Walgreens will use its $9.41 billion takeover of rival Rite Aid to spread its philosophy on making drugstores destinations for customers looking to stay healthy or buy beauty products. No announcemnts have been made as yet regarding how Walgreen's might consolidate stores
The nation's largest drugstore chain also is expected to flex its beefed-up negotiating muscle to twist better deals from drugmakers and other suppliers. But experts say those discounts won't automatically trickle down to consumers. Walgreens agreed to pay $9 a share in cash for Rite Aid, offering a 48% premium to Rite Aid’s closing price Monday.
Rite Aid’s stock rose 43% to $8.67 on Tuesday after The Wall Street Journal reported on the merger talks. Walgreens shares rose 6.4% Tuesday to $95.16. It also adds to a blockbuster year for health-care mergers and acquisitions, helping to put 2015 on track to be the busiest year ever for M&A. Including assumed debt, the transaction is valued at $17.2 billion. Rite Aid’s debt totaled $7.4 billion in August.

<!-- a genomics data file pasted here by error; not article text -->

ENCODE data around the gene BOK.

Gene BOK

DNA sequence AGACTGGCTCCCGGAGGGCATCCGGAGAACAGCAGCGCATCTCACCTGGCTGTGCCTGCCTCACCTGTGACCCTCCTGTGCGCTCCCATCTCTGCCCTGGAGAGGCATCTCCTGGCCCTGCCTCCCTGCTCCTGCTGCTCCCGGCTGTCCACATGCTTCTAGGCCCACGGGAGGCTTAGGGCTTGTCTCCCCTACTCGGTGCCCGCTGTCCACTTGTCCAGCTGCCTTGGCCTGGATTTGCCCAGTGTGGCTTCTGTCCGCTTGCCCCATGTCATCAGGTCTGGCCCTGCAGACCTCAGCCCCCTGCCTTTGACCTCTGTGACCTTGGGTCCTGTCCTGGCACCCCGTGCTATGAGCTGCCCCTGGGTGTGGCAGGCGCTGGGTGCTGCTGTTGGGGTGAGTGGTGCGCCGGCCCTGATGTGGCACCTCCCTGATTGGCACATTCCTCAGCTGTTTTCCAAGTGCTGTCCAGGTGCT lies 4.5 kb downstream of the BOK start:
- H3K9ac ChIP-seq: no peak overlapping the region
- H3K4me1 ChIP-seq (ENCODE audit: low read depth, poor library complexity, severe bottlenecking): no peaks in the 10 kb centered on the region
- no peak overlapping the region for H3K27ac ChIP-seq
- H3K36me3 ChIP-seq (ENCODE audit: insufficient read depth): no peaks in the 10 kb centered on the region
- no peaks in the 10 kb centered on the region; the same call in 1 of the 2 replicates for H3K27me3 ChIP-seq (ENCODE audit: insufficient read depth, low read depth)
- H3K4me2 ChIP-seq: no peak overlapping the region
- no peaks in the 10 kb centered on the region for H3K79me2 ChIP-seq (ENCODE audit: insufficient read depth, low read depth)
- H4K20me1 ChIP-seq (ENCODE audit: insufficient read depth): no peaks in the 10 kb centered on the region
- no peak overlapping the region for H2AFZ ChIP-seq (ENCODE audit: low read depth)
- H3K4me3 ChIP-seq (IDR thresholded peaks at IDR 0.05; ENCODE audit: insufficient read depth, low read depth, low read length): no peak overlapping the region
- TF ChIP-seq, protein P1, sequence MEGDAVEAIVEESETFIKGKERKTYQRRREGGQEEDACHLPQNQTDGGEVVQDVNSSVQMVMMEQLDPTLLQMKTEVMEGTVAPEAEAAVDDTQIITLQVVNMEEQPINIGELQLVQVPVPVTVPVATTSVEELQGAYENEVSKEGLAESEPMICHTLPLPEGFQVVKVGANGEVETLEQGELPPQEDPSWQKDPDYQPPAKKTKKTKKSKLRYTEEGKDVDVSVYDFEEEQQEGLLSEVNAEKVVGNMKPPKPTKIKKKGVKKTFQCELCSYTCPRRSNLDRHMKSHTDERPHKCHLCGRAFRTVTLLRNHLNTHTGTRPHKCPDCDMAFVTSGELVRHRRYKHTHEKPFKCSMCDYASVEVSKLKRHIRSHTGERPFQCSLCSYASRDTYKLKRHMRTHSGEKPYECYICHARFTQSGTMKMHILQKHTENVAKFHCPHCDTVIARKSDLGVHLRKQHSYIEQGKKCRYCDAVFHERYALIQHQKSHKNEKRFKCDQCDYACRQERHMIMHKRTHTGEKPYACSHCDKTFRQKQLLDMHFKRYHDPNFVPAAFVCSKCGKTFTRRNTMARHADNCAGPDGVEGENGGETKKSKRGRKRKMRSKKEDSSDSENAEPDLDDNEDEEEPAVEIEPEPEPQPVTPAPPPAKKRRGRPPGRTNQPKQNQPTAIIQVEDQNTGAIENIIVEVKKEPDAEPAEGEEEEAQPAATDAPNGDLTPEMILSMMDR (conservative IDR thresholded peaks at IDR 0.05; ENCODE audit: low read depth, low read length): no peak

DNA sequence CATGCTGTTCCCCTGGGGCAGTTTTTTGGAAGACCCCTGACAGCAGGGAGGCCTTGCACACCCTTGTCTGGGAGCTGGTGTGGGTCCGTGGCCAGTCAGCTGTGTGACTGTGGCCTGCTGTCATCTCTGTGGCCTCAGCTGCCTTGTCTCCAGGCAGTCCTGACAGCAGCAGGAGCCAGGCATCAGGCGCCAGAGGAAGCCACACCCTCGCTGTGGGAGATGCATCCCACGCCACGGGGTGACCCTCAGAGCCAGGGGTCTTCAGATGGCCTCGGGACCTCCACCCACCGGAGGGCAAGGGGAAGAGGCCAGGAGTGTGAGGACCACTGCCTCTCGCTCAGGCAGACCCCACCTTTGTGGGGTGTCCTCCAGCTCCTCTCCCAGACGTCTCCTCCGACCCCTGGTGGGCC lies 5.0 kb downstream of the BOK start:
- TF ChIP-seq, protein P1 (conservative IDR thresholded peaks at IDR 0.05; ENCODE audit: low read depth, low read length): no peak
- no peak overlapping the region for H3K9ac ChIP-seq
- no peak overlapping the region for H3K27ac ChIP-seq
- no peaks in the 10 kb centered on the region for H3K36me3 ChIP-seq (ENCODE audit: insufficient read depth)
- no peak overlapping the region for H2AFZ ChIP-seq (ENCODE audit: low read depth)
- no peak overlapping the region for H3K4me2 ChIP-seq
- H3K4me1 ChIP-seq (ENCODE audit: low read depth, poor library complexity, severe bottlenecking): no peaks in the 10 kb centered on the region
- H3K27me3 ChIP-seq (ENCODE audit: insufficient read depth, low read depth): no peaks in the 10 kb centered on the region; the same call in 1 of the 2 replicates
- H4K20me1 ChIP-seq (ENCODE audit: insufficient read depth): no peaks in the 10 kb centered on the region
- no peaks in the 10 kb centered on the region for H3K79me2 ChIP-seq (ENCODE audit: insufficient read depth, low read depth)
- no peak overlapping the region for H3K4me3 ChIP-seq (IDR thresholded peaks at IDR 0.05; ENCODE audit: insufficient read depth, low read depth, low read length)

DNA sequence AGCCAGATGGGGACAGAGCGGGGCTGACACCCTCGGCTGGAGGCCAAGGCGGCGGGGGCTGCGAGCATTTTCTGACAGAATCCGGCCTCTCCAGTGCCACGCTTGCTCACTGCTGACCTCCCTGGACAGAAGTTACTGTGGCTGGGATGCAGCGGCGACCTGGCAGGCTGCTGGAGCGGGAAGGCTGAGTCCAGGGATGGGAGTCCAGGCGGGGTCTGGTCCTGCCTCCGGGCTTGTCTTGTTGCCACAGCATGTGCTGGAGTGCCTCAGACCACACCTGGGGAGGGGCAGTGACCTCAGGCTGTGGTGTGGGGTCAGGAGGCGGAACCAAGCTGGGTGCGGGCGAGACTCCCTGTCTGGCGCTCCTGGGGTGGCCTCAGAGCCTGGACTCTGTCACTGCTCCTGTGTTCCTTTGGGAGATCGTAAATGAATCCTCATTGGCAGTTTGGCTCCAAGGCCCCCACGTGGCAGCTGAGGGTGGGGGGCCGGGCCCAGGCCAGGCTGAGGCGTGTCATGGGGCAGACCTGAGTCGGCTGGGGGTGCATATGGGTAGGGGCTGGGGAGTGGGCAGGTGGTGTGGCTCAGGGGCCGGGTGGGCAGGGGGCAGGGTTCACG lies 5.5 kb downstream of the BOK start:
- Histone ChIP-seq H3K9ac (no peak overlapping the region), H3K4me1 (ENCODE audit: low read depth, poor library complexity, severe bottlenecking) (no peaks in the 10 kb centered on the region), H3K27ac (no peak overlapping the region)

Drug makers, hospital chains, health insurers and others have already struck some $427 billion of merger deals in the U.S. this year, according to Dealogic, as the Affordable Care Act and other factors spur them to seek more leverage with their suppliers and cut costs. By combining their drugstore networks, which together include roughly 13,000 U.S. stores, Walgreens and Rite Aid, which have both been pinched by drug-price inflation, could reap considerable savings.
Rite Aid, based in Camp Hill, Pa., has about 4,600 drugstores in 31 states. Walgreens has roughly 8,200 U.S. stores, while CVS Health Corp. has more than 7,800.
It is not clear at this time what this will mean for Warrenton's Rite Aid but the announcement indicated that some of those stores would be closed under the consolidation.